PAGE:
Thanks to vast reserves of oil and free-flowing cash, the Middle East has become an investing hot spot. The jewel in the crown of Middle East exchange traded funds (ETFs), however, just might be Qatar.

The Gulf has continued to beat the odds laid out by the global financial crisis and continues to gain investment capital from foreign investors. Among property developers in London, the west’s top auction houses and investment bankers around the world, the word of the day is Qatar, says Roula Khalaf and Martin Dickson for The Financial Times. [Middle East: A Good Area To Invest?]

Qatar has continued to beat the odds by getting creative: buying Harrod’s, investing in a Brazilian bank, and buying Islamic art. The region is the world’s largest exporter of liquefied natural gas, and Qatar is investing the cash heavily overseas.

The obstacle? Qatar’s fate hinges on the abilities of its leader, Sheikh Hamad bin Khalifa al-Thani. [Investing In the Islamic Triangle With ETFs.]

The broader Middle East does face a few other upward battles, but as the markets there become fortified and the foreign investment flow continues, the region will attract more fund investors. ETFs are a good way to get exposure to this volatile and politically sensitive region of the world, thanks to the risk-mitigating qualities of these stock baskets.  Emerging Money on Seeking Alpha states that the ETF Guggenheim Frontier Markets ETF (NYSEArca: FRN) has a YTD performance has been a respectable 20% — making it one of the top globally diversified funds out there.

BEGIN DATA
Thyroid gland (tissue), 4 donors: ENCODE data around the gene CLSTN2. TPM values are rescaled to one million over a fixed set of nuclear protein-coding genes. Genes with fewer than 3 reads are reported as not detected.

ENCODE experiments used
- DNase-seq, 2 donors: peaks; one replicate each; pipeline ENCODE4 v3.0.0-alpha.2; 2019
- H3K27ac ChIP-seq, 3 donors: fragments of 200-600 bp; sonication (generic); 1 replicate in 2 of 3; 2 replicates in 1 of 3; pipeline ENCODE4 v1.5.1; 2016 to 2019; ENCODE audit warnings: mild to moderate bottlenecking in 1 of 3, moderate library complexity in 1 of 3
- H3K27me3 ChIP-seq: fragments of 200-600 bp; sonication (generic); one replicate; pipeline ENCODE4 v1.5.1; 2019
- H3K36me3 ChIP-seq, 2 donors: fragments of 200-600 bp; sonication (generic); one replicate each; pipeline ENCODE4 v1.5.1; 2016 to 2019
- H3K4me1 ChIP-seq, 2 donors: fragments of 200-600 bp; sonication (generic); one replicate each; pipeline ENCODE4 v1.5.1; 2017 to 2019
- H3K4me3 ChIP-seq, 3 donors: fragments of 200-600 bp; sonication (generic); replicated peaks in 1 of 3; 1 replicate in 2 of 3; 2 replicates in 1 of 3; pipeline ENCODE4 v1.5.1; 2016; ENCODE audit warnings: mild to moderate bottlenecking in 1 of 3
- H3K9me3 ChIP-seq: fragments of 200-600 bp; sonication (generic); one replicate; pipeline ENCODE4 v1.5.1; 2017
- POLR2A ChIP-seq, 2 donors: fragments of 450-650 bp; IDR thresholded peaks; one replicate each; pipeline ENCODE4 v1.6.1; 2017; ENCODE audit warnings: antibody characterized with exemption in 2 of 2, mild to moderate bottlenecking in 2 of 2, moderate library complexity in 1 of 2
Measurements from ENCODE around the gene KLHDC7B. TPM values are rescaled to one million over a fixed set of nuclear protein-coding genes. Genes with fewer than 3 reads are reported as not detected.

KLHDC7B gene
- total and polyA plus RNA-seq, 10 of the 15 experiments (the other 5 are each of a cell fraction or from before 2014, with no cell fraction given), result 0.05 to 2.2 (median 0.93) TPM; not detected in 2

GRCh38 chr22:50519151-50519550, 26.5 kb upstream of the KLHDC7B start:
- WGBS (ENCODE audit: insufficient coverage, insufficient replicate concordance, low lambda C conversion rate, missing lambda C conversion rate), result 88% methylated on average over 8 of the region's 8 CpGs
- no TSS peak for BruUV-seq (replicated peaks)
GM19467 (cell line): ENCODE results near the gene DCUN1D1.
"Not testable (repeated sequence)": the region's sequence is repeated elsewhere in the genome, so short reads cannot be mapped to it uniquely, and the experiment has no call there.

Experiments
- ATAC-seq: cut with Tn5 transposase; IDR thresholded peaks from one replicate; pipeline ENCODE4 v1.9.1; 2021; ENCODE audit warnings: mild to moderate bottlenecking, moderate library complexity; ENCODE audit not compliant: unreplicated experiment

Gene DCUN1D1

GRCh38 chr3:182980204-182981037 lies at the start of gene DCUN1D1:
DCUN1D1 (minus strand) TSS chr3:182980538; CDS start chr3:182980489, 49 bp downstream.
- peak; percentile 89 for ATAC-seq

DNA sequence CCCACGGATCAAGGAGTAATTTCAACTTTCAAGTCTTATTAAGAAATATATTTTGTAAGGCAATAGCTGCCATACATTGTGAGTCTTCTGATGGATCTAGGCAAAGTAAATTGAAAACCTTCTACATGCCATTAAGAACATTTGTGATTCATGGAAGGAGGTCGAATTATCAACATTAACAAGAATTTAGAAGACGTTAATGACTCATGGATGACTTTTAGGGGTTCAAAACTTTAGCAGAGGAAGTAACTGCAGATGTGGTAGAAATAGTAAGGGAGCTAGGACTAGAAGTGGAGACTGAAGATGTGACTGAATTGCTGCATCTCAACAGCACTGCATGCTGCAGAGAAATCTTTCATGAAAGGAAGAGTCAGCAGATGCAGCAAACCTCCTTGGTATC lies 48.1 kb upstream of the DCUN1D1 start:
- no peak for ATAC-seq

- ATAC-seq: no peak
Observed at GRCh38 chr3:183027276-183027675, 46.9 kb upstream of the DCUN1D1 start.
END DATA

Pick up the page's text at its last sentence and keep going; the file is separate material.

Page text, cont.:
There are other ways to get exposure to the Middle East, too:

  • SPDR S&P Emerging Middle East & Africa ETF (NYSEArca: GAF): Egypt is 5%; Morocco is 6.5%
  • WisdomTree Middle East Dividend ETF (NYSEArca: GULF): Kuwait is 32%; Qatar is 23.5%; United Arab Emirates is 18.9%; Oman is 3.1%
  • Van Eck Market Vectors Gulf States ETF (NYSEArca: MES): Kuwait is 39.4%; Qatar is 23.8%; United Arab Emirates is 17.9%

Tisha Guerrero contributed to this article.

The opinions and forecasts expressed herein are solely those of Tom Lydon, and may not actually come to pass. Mr. Lydon serves as an independent trustee of certain mutual funds and ETFs that are managed by Guggenheim Investments; however, any opinions or forecasts expressed herein are solely those of Mr. Lydon and not those of Guggenheim Funds, Guggenheim Investments, Guggenheim Specialized Products, LLC or any of their affiliates. Information on this site should not be used or construed as an offer to sell, a solicitation of an offer to buy, or a recommendation for any product.